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Thursday, 18 July 2019

Armenian police break up protests after PM rejects demands to quit

Armenian police detained three opposition leaders on Sunday and dispersed some protesters on the 10th day of demonstrations against the appointment of former President Serzh Sarksyan as prime minister

Reuters , Sunday 22 Apr 2018
People walk during a protest after parliament voted to allow former President Serzh Sarksyan to beco
People walk during a protest after parliament voted to allow former President Serzh Sarksyan to become Prime Minister in Yerevan, Armenia April 18, 2018 (Photo: Reuters)
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Armenian police detained three opposition leaders on Sunday and dispersed some protesters on the 10th day of demonstrations against the appointment of former President Serzh Sarksyan as prime minister, an opposition politician and witnesses said.

Protesters accuse Sarksyan of clinging to power after he was appointed premier this month following 10 years as president. Tens of thousands of opponents have marched through Yerevan, blocking streets in the city centre and staging sit-ins.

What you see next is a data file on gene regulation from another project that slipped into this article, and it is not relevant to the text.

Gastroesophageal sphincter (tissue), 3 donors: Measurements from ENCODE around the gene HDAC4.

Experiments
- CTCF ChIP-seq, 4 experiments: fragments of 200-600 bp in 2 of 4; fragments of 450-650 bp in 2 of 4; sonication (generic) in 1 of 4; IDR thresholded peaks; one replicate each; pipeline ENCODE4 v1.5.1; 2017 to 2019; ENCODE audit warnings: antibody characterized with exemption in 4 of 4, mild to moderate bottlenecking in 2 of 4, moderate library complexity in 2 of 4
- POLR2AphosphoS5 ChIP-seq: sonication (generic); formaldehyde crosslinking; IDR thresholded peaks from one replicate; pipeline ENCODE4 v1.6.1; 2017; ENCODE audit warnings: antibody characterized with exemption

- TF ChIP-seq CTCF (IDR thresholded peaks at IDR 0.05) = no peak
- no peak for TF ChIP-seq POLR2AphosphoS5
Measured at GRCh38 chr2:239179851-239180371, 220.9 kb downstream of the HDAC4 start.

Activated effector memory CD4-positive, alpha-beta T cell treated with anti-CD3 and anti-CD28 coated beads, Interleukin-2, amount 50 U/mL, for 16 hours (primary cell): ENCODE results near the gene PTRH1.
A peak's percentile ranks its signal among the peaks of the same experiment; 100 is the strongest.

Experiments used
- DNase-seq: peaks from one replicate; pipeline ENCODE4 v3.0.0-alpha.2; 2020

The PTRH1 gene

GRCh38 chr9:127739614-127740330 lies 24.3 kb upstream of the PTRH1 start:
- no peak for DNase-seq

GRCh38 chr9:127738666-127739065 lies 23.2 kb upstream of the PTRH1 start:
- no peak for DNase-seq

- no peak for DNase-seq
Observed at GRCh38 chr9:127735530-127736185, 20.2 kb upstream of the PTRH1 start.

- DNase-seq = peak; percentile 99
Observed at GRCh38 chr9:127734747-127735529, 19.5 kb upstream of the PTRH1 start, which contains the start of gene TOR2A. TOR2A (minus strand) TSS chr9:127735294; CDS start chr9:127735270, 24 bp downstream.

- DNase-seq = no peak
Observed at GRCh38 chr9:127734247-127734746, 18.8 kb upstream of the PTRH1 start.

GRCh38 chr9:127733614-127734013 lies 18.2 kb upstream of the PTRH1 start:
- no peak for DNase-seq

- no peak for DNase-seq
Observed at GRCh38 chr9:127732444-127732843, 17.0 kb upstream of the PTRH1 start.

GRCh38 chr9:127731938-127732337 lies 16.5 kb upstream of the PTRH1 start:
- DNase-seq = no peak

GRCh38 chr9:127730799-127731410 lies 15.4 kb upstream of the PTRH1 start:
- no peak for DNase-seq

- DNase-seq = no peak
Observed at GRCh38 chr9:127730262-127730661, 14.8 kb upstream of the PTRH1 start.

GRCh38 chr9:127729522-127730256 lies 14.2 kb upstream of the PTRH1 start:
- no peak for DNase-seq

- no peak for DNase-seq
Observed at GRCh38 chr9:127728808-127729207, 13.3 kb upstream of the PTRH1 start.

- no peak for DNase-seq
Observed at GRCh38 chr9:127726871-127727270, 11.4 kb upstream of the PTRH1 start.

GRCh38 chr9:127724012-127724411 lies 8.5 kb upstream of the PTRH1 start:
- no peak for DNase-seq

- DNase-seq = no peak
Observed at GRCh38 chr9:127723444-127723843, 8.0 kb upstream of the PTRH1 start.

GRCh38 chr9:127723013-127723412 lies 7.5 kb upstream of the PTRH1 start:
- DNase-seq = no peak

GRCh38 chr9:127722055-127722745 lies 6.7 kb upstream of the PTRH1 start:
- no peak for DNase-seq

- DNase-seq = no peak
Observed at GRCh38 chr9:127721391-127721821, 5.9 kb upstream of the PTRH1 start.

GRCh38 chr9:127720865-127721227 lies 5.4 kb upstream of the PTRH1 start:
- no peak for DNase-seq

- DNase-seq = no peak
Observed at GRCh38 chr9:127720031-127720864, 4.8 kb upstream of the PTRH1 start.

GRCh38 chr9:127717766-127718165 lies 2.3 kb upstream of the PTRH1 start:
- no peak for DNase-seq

Police said in a statement that opposition politician Nikol Pashinyan and two other lawmakers had been "forcibly removed" from the protest but had not been arrested. It also said it had started to disperse protesters "guided by the law."

The statement was issued shortly after Pashinyan held talks with Sarksyan, who walked out of the meeting after accusing his opponents of trying to "blackmail" the authorities.

One of the protest leaders, Ararat Mirzoyan, wrote on his Facebook page that he had been "illegally detained" along with Pashinyan and a third opposition politician, as well as other protesters.

A Reuters witness said police armed with batons and shields cleared at least one area of the capital where protests had been taking place, but demonstrators remained in other areas.

At his brief meeting on Sunday with Pashinyan, Sarkysan had said: "This is not talks, not a dialogue, it's just an ultimatum, blackmail of the state, of the legitimate authorities."

He said his opponents "did not learn the lesson of March 1", referring to a protest rally after his re-election in 2008 when 10 people were killed in clashes with police.

Parliament voted on Tuesday to allow Sarksyan to become premier.

Under a revised constitution approved in a 2015 referendum, most state powers in the small, ex-Soviet state have shifted to the prime minister while the presidency has become a largely ceremonial post.

"No one has dared and will dare speak to us in the language of threats. I am telling you: you have no understanding of the situation in the country. The situation is different to the one you knew 15-20 days ago," Pashinyan had told Sarksyan on Sunday.

"The situation in Armenia has changed, you don't have the power of which you are told. In Armenia, the power has passed to the people," he said.

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